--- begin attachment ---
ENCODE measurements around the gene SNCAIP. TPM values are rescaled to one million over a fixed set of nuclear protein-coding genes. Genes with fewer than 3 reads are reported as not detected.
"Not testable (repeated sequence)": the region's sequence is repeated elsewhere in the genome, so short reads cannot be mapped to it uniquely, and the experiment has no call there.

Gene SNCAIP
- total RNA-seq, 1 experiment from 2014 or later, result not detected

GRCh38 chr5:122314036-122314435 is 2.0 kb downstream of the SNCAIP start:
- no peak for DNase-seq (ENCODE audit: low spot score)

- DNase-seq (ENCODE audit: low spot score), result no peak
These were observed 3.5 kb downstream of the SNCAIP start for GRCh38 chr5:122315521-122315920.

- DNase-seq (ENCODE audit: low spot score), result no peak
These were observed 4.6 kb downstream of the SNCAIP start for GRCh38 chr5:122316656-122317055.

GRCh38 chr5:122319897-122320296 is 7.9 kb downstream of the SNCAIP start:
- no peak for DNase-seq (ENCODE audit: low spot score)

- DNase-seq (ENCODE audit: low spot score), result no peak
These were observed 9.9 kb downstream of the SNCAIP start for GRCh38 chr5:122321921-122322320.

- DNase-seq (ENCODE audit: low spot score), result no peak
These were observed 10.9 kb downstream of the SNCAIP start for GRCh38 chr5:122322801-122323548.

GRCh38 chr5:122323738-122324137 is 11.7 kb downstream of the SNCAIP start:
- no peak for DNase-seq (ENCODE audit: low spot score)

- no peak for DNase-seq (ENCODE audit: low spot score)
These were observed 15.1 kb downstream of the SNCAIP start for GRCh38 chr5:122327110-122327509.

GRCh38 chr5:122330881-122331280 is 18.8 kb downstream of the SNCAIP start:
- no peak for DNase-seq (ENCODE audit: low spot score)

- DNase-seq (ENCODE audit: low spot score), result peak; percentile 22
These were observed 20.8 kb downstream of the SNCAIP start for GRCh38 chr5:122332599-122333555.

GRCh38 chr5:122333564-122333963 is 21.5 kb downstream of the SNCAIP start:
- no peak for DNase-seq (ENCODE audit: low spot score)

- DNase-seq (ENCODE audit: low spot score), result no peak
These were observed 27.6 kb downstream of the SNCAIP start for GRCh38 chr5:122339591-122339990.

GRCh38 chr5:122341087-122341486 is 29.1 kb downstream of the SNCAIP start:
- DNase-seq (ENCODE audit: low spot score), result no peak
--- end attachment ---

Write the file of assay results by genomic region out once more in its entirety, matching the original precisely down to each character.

ENCODE measurements around the gene SNCAIP. TPM values are rescaled to one million over a fixed set of nuclear protein-coding genes. Genes with fewer than 3 reads are reported as not detected.
"Not testable (repeated sequence)": the region's sequence is repeated elsewhere in the genome, so short reads cannot be mapped to it uniquely, and the experiment has no call there.

Gene SNCAIP
- total RNA-seq, 1 experiment from 2014 or later, result not detected

GRCh38 chr5:122314036-122314435 is 2.0 kb downstream of the SNCAIP start:
- no peak for DNase-seq (ENCODE audit: low spot score)

- DNase-seq (ENCODE audit: low spot score), result no peak
These were observed 3.5 kb downstream of the SNCAIP start for GRCh38 chr5:122315521-122315920.

- DNase-seq (ENCODE audit: low spot score), result no peak
These were observed 4.6 kb downstream of the SNCAIP start for GRCh38 chr5:122316656-122317055.

GRCh38 chr5:122319897-122320296 is 7.9 kb downstream of the SNCAIP start:
- no peak for DNase-seq (ENCODE audit: low spot score)

- DNase-seq (ENCODE audit: low spot score), result no peak
These were observed 9.9 kb downstream of the SNCAIP start for GRCh38 chr5:122321921-122322320.

- DNase-seq (ENCODE audit: low spot score), result no peak
These were observed 10.9 kb downstream of the SNCAIP start for GRCh38 chr5:122322801-122323548.

GRCh38 chr5:122323738-122324137 is 11.7 kb downstream of the SNCAIP start:
- no peak for DNase-seq (ENCODE audit: low spot score)

- no peak for DNase-seq (ENCODE audit: low spot score)
These were observed 15.1 kb downstream of the SNCAIP start for GRCh38 chr5:122327110-122327509.

GRCh38 chr5:122330881-122331280 is 18.8 kb downstream of the SNCAIP start:
- no peak for DNase-seq (ENCODE audit: low spot score)

- DNase-seq (ENCODE audit: low spot score), result peak; percentile 22
These were observed 20.8 kb downstream of the SNCAIP start for GRCh38 chr5:122332599-122333555.

GRCh38 chr5:122333564-122333963 is 21.5 kb downstream of the SNCAIP start:
- no peak for DNase-seq (ENCODE audit: low spot score)

- DNase-seq (ENCODE audit: low spot score), result no peak
These were observed 27.6 kb downstream of the SNCAIP start for GRCh38 chr5:122339591-122339990.

GRCh38 chr5:122341087-122341486 is 29.1 kb downstream of the SNCAIP start:
- DNase-seq (ENCODE audit: low spot score), result no peak